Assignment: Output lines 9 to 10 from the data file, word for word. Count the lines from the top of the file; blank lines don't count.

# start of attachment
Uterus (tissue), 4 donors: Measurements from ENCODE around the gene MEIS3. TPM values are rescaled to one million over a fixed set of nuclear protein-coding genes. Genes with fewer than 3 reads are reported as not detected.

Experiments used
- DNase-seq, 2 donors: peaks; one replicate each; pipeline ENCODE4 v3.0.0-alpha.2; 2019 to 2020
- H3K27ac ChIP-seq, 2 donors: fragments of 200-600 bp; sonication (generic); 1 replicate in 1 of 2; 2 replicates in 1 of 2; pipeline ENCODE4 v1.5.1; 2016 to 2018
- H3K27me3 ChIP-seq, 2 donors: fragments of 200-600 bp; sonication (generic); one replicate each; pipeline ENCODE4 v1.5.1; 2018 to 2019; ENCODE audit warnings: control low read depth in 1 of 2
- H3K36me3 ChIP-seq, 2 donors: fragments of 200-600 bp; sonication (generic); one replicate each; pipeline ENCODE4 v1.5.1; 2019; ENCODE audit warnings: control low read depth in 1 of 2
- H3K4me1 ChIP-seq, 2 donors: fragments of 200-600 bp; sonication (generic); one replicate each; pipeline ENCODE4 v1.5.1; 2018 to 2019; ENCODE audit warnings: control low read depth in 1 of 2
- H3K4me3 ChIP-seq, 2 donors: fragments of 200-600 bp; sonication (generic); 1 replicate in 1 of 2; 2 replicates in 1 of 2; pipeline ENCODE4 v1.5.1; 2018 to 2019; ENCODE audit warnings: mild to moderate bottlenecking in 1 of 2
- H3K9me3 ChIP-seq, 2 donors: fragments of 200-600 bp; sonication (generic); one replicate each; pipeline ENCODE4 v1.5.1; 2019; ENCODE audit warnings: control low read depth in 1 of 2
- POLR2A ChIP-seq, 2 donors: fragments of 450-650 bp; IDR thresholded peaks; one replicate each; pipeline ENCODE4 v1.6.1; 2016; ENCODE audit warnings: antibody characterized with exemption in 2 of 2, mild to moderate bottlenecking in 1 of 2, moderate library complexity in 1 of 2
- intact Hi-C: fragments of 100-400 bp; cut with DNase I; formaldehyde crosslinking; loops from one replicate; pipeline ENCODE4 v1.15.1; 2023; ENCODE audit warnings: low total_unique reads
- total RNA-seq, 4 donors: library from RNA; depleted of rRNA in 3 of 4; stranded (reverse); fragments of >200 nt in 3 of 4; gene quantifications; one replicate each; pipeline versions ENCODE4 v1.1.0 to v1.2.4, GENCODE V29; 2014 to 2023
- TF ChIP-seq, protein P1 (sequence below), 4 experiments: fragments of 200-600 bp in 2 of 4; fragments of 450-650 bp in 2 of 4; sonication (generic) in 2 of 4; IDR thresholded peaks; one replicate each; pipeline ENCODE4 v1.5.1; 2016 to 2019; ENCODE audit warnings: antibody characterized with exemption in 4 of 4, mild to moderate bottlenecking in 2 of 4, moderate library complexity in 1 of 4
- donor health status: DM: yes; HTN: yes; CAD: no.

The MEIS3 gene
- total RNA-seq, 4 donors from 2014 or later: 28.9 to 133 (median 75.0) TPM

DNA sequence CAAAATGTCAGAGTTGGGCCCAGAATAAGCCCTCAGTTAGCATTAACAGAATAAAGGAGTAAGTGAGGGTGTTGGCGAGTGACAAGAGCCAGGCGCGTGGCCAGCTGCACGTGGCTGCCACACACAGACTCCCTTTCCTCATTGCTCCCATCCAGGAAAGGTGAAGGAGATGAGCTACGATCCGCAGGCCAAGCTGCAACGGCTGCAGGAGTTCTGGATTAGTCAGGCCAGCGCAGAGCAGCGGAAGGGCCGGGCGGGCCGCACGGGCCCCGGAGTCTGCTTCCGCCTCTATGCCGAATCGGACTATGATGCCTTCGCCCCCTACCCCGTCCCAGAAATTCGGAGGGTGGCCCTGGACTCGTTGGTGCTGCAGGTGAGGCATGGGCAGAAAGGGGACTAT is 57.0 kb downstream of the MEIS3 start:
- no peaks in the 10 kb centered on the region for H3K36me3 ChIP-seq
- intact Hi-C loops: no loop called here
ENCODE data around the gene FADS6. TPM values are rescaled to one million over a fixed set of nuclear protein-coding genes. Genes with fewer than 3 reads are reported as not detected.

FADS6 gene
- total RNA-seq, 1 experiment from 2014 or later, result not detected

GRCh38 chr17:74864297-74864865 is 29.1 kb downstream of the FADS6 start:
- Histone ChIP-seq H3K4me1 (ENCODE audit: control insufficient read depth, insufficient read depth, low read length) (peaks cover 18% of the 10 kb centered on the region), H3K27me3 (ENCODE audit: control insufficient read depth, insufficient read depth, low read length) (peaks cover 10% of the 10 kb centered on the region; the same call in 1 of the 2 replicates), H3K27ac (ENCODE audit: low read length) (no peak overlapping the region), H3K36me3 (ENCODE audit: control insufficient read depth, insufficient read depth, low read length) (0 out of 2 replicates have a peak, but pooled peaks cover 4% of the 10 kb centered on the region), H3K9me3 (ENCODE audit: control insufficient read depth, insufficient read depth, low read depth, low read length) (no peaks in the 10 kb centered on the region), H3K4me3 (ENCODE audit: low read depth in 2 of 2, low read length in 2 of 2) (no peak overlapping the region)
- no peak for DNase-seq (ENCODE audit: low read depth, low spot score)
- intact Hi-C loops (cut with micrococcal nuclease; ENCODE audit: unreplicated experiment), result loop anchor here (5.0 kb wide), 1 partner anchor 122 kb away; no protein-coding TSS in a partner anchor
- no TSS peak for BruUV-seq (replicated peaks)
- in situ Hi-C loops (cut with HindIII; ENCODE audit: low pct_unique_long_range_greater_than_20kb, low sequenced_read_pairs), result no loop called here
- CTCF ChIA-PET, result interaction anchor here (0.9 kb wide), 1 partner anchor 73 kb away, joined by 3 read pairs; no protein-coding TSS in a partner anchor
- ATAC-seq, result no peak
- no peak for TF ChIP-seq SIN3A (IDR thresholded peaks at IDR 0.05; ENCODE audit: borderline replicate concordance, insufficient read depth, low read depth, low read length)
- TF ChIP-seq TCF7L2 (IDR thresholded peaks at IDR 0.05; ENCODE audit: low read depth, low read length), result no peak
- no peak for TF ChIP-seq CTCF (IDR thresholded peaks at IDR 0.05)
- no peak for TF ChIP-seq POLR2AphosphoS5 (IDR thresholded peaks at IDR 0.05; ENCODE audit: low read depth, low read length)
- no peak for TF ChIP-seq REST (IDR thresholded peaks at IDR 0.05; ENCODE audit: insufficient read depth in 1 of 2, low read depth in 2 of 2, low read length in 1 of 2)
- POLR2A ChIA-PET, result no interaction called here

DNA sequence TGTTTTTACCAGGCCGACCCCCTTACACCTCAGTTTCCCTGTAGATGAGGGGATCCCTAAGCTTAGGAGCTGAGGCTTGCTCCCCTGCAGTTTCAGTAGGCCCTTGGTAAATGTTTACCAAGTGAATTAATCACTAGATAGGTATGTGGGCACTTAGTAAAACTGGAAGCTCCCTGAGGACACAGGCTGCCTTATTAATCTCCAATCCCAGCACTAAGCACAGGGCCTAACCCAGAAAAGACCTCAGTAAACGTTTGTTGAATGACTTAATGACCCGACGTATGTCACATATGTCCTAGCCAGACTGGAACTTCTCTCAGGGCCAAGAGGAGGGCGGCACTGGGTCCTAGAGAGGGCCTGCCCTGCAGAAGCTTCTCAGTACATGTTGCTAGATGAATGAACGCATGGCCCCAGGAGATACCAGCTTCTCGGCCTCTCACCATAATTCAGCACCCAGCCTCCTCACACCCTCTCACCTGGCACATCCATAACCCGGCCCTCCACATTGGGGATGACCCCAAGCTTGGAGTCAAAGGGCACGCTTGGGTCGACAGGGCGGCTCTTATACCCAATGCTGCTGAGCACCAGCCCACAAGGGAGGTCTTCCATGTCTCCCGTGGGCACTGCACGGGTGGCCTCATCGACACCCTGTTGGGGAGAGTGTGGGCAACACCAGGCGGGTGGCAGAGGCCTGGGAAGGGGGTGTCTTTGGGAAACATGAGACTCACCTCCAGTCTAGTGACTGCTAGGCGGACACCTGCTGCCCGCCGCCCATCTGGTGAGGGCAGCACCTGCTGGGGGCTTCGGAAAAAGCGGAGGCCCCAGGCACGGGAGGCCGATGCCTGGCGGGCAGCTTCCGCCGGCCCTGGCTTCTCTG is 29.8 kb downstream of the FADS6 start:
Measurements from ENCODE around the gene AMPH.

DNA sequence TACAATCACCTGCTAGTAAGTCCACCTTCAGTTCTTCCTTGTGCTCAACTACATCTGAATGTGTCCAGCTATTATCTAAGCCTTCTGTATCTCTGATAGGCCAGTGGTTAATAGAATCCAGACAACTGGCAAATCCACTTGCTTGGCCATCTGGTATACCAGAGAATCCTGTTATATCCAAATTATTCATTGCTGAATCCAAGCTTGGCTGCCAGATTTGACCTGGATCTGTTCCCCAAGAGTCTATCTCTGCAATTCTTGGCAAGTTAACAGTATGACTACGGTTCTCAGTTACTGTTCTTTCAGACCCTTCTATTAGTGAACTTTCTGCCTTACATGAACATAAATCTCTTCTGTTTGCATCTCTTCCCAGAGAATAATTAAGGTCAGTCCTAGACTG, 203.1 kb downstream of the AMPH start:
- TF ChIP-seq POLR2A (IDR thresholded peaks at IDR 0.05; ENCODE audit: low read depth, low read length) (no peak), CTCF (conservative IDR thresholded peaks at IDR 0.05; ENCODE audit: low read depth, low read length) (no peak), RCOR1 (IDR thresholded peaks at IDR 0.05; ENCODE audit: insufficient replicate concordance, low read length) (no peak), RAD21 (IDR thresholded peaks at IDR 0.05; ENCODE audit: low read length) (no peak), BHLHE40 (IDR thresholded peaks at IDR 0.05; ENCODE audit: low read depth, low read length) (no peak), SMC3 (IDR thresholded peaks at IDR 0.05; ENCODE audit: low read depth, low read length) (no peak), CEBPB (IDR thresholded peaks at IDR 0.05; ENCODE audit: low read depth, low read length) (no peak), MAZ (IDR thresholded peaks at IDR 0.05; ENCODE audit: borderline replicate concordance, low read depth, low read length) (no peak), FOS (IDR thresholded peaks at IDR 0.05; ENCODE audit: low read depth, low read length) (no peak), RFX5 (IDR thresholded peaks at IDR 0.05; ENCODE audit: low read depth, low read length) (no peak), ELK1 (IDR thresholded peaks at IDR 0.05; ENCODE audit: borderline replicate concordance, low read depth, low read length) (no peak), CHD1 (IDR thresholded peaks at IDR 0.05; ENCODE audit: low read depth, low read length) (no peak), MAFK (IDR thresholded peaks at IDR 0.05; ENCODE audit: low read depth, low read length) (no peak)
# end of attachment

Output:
- H3K9me3 ChIP-seq, 2 donors: fragments of 200-600 bp; sonication (generic); one replicate each; pipeline ENCODE4 v1.5.1; 2019; ENCODE audit warnings: control low read depth in 1 of 2
- POLR2A ChIP-seq, 2 donors: fragments of 450-650 bp; IDR thresholded peaks; one replicate each; pipeline ENCODE4 v1.6.1; 2016; ENCODE audit warnings: antibody characterized with exemption in 2 of 2, mild to moderate bottlenecking in 1 of 2, moderate library complexity in 1 of 2